Morning trading on July 8, 2021, saw gold prices track above $1,800 per ounce after the yellow metal had been hovering between $1,755 and $1,780 for over two weeks. The prevailing inflation concerns these days would lend many to think gold should be faring much better as of late than it has been. However, counteracting factors, including a relatively strong United States dollar, rising employment, and prancing consumer confidence have helped suppress gold, silver, and other bullion during a period that otherwise lends to more robust performance for precious metals.
So, why did gold prices climb nearly $20 per ounce this morning to reach above $1,815 per ounce? For one, the Federal Reserve hinted a drawback on asset purchases for the 10-year Treasury note, a government-backed security that is widely embraced as a safe investment; lower yields suggest that more investors are turning to the 10-year "T note" due to declining confidence in other areas of the market. Meanwhile, increased government spending on the domestic front via stimulus programs and other initiatives is also pointing to possible weaknesses ahead for the U.S. dollar.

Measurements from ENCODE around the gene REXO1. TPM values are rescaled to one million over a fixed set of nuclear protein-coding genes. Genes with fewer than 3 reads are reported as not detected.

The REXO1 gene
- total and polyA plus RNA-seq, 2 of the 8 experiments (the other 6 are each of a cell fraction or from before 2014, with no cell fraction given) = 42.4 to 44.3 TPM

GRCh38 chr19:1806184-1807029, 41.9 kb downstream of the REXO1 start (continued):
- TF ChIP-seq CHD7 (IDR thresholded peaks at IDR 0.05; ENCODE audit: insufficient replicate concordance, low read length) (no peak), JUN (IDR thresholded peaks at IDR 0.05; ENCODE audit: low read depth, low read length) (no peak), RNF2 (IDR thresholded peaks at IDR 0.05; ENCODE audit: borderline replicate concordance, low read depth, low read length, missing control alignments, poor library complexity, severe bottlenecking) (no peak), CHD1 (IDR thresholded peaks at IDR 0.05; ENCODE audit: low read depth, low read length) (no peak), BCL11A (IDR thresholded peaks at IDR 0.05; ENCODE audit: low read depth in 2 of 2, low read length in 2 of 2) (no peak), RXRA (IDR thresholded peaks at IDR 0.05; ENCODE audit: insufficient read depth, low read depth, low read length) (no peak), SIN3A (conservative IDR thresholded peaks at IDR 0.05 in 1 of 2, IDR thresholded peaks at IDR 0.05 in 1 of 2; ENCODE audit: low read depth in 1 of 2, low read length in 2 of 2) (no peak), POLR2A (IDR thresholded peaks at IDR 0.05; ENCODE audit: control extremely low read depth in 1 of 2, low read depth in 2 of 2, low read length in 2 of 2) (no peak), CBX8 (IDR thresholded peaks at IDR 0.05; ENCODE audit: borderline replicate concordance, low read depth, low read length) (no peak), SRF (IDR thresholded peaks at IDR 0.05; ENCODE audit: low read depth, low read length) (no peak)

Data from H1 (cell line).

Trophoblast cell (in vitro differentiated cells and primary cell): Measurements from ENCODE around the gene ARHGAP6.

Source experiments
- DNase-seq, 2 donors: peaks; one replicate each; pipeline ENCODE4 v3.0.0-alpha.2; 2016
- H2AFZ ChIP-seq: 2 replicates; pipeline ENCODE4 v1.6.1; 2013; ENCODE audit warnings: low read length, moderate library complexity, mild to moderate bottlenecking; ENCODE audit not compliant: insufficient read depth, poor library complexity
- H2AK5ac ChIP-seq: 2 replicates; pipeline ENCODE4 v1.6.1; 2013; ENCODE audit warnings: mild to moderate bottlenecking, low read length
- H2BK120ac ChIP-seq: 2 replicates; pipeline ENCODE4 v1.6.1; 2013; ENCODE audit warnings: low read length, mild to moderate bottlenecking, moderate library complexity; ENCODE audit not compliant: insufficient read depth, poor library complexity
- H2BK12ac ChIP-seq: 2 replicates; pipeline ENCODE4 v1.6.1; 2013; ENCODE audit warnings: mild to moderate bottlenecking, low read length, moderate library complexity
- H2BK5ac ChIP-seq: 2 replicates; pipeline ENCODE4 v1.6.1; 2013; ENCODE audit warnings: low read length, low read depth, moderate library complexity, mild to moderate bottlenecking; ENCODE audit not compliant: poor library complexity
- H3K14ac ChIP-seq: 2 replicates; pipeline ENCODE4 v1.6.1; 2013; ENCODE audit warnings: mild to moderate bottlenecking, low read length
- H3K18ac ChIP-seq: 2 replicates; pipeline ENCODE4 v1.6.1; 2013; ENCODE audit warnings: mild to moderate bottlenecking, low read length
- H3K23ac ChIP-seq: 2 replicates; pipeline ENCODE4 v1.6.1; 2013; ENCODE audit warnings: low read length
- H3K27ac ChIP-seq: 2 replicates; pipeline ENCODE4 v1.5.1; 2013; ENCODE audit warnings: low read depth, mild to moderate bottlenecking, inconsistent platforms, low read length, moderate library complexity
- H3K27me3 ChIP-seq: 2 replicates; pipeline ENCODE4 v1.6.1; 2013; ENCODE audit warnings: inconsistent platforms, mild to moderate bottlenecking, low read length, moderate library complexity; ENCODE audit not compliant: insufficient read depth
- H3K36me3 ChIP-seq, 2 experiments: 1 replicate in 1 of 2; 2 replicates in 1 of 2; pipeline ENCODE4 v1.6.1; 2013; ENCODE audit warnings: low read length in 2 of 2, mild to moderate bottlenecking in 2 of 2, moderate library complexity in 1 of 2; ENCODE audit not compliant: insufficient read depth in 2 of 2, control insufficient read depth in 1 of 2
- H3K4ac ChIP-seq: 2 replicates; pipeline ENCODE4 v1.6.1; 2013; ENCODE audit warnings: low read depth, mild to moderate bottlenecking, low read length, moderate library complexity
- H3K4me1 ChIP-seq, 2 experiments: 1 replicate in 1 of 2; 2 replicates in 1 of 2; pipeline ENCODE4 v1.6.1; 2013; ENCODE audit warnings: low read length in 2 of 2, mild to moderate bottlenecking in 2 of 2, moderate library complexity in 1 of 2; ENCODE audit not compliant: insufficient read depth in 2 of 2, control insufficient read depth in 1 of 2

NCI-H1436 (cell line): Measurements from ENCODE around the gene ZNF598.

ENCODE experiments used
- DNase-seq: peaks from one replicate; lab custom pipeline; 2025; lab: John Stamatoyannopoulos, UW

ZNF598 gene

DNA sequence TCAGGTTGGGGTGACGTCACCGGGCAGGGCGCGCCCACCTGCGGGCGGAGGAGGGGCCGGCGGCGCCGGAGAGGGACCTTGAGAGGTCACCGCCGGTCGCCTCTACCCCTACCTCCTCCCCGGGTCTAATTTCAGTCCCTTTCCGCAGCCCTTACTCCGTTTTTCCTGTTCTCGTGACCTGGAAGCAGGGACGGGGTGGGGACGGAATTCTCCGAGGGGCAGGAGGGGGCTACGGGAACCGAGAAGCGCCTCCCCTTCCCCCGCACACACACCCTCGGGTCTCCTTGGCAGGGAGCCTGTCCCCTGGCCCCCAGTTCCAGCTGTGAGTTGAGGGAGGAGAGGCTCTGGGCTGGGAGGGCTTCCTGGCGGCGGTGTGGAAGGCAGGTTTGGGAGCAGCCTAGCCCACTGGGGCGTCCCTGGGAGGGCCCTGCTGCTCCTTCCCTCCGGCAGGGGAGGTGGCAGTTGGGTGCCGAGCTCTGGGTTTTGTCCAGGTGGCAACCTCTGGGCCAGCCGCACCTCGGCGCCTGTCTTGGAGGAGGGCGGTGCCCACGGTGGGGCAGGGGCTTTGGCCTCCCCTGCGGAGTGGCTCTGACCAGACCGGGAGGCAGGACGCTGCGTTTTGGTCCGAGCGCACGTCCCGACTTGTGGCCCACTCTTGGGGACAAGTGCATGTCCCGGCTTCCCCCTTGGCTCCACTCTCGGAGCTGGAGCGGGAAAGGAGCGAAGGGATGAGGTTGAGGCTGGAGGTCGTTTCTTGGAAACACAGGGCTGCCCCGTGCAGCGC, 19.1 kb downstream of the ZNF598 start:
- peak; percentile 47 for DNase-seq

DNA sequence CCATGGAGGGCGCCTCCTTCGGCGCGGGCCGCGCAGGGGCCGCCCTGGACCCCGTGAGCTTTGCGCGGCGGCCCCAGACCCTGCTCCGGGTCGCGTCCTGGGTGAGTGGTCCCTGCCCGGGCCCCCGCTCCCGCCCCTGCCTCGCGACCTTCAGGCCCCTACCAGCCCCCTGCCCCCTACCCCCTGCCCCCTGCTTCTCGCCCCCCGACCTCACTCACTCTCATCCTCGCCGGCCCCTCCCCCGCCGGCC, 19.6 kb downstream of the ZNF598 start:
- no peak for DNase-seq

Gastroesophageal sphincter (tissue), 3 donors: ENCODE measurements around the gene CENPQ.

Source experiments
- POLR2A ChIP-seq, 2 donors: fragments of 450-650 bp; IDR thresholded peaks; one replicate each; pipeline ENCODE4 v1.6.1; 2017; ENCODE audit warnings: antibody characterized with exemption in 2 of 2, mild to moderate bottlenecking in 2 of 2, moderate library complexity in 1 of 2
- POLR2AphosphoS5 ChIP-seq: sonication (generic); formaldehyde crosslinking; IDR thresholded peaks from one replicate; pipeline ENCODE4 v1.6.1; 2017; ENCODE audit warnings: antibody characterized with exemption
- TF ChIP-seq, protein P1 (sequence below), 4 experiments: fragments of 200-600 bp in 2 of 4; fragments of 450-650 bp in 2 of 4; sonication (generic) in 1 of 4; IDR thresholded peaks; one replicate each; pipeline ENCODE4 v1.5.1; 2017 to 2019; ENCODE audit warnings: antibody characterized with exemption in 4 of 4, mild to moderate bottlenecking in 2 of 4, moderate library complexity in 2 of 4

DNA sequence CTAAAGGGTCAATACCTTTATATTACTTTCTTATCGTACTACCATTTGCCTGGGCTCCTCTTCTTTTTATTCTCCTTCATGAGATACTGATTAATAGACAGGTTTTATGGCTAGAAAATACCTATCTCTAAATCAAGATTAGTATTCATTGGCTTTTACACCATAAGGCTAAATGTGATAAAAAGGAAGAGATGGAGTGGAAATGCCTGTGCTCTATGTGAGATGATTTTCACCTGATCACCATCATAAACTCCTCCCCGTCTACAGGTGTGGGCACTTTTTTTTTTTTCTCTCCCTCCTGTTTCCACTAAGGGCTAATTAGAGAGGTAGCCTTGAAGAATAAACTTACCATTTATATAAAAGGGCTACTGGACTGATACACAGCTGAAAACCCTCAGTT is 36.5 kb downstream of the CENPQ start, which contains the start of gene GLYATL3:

How much of this economic uncertainty is tied to long-term issues or are simply prompted by short-term supply-chain shortages languishing from COVID-related lockdowns and layoffs from last year? It's hard to say, exactly. But what is certainly solidifying is the anxiety among many investors who are increasingly turning to precious metals to diversify their portfolios and help shelter their funds against inflation and other economic turmoil. It should also be noted that silver prices, which are also closely watched by gold investors, have perked up over 30 cents since yesterday and this morning trend around $26.10 per ounce.